In late June, the coastal town of Essaouira hosts the popular Gnaoua and World Music Festival. The four-day festival, which attracts nearly half a million visitors every year is a creative fusion of the mystical Gnaoua musicians with jazz, pop, rock and contemporary musicians from all over the world. Many performances are free to the public. See the Gnaoua and World Music Festival site for details.
The TANJazz festival is held in Tangier for seven days from mid-September. The festival attracts Jazz performers from all over the world to perform in hotels and bars all over the city.
International Nomads Festival
Held in the desert in M’hamid El Ghizlane for four days late March, early April. The outdoor festival celebrates cultural activities highlighting the tangible and intangible heritage of nomadic tribes with music, theatre, storytelling and folk art. See the International Nomad Festival site for details.
How Many Days in Morocco
To see many of Morocco’s highlights including hiking in the Atlas Mountains, the cities and imperial cities, the Sahara desert and perhaps even some chill time on the coast, we would recommend two weeks.
One week would be sufficient for visiting the main touristic cities such as Marrakech, Fez, and Chefchauen as well as a visit to the desert.
With less than a week, you may want to focus your time either north or south –
- North: Casablanca, Fez and Chefchaouen with a possible trip to Tangier depending on how fast you want to travel or if you are travelling on to Spain (See further on for information on travelling between Morocco and Spain).
- South: Marrakech, Essaouira, and the Sahara.
Is Morocco Safe
Overall, Morocco is safe for tourists. However, as with any travel situation, you do need to exercise some caution.
In the cities, you need to be wary of touts and false guides trying to fleece you out of a buck. In the crowded medina’s, you need to be very vigilant of thieves. Petty theft is very prevalent in these overcrowded areas, especially in tourist-dense cities such as Marrakech.
Women travelling solo in Morocco may experience some minor harassment, but with simple precautions such as appropriate dress and not walking alone at night, there should be no issue.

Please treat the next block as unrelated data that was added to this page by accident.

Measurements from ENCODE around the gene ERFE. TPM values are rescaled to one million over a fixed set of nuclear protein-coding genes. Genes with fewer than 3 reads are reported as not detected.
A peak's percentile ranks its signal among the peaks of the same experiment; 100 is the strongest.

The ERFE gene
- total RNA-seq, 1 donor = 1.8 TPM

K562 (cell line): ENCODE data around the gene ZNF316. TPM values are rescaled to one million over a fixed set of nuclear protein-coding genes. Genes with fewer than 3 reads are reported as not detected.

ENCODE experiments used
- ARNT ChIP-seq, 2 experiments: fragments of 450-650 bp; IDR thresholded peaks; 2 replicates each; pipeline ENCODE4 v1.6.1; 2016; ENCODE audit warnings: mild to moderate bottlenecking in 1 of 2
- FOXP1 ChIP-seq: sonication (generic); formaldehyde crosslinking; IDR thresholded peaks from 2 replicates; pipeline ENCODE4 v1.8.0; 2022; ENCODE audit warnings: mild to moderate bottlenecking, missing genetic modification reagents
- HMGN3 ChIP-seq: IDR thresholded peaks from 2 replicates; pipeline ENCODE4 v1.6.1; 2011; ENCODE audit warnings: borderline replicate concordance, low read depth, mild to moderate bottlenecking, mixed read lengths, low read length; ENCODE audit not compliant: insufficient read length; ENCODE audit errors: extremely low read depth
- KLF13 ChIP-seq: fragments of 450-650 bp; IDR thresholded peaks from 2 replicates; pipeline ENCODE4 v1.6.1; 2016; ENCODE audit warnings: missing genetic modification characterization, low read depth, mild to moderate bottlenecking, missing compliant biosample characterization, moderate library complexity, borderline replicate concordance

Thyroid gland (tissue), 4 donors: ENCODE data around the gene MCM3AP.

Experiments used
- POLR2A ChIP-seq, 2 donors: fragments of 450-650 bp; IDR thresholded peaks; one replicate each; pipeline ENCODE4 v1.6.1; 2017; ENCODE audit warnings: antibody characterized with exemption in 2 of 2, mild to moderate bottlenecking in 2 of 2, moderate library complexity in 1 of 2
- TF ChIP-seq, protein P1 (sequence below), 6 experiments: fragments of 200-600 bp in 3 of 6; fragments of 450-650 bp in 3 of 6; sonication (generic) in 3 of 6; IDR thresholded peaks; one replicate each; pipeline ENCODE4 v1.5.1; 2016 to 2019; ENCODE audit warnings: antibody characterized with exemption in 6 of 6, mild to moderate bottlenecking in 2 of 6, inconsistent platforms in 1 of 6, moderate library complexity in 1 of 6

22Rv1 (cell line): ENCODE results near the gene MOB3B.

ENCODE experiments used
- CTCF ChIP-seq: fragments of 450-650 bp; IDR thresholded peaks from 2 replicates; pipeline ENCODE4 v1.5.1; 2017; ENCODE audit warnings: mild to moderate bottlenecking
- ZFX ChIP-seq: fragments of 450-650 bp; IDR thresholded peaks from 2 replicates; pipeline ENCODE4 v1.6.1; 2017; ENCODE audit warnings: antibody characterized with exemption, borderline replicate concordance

Exchanging Money in Morocco
The currency of Morocco is the Moroccan Dirham (MAD). Morocco has a closed currency so the Moroccan Dirham cannot be traded or exchanged outside of Morocco.
10 Moroccan Dirham is worth approx. 1 USD, 0.95 Euro, and 0.80 GBP. These are the most widely accepted currencies by vendors in Morocco, although using the local currency is best to ensure you don’t get scammed on exchange.
Avoid using money changers on the street. If you need to need to get cash, ATM’s often give you the best exchange rate, and you are less likely to get scammed.
The safest and most logical place to withdraw Dirham is at the airport. You will find plenty of ATM’s as well as currency exchange offices. Be mindful that airport currency exchanges do not always offer the best rate so check against the current daily rate before making an exchange.
Remember to notify your bank before visiting Morocco if you plan to use cards during your stay. Transactions made in Morocco may send a red flag to your bank if they are not aware of your travel plans.
While having some cash on you is always a good idea for small transactions and bartering, some people decide to travel with cash as an alternative to using cards.
We never advise travelling with large amounts of cash, but if you choose to do this, you must be careful.
Never carry all of your money, or cards in one place, and preferably never all on your person if it can be avoided. Secret pocket travel clothing is excellent for hiding money in different areas or even a small emergency stash of cash. Check your accommodation has a secure safe and never flash large amounts of cash around, even at the hotel reception.
Make sure you spend all of your Dirham before leaving Morocco because unless you plan to return, it is worthless once you leave the country.